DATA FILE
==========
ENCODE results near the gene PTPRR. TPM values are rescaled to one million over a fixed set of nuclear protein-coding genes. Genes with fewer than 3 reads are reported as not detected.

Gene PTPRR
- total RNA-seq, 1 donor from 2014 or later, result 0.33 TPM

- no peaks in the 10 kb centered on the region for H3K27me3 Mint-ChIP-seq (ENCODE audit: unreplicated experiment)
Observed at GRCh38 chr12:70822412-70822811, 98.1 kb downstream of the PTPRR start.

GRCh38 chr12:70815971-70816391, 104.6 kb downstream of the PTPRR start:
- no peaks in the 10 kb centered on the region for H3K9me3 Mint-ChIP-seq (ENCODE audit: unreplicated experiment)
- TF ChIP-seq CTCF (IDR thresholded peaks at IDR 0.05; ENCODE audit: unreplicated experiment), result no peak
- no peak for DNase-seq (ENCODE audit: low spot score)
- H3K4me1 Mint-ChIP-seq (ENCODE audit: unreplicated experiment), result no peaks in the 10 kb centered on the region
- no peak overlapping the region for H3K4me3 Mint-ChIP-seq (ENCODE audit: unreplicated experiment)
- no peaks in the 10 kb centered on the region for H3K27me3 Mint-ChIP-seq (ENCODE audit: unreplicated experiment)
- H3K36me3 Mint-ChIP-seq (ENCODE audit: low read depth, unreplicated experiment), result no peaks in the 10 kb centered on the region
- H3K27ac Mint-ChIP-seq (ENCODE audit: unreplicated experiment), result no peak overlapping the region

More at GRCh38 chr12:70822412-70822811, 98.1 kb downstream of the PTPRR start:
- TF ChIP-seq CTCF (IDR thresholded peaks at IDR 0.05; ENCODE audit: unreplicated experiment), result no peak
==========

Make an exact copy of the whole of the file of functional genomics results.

ENCODE results near the gene PTPRR. TPM values are rescaled to one million over a fixed set of nuclear protein-coding genes. Genes with fewer than 3 reads are reported as not detected.

Gene PTPRR
- total RNA-seq, 1 donor from 2014 or later, result 0.33 TPM

- no peaks in the 10 kb centered on the region for H3K27me3 Mint-ChIP-seq (ENCODE audit: unreplicated experiment)
Observed at GRCh38 chr12:70822412-70822811, 98.1 kb downstream of the PTPRR start.

GRCh38 chr12:70815971-70816391, 104.6 kb downstream of the PTPRR start:
- no peaks in the 10 kb centered on the region for H3K9me3 Mint-ChIP-seq (ENCODE audit: unreplicated experiment)
- TF ChIP-seq CTCF (IDR thresholded peaks at IDR 0.05; ENCODE audit: unreplicated experiment), result no peak
- no peak for DNase-seq (ENCODE audit: low spot score)
- H3K4me1 Mint-ChIP-seq (ENCODE audit: unreplicated experiment), result no peaks in the 10 kb centered on the region
- no peak overlapping the region for H3K4me3 Mint-ChIP-seq (ENCODE audit: unreplicated experiment)
- no peaks in the 10 kb centered on the region for H3K27me3 Mint-ChIP-seq (ENCODE audit: unreplicated experiment)
- H3K36me3 Mint-ChIP-seq (ENCODE audit: low read depth, unreplicated experiment), result no peaks in the 10 kb centered on the region
- H3K27ac Mint-ChIP-seq (ENCODE audit: unreplicated experiment), result no peak overlapping the region

More at GRCh38 chr12:70822412-70822811, 98.1 kb downstream of the PTPRR start:
- TF ChIP-seq CTCF (IDR thresholded peaks at IDR 0.05; ENCODE audit: unreplicated experiment), result no peak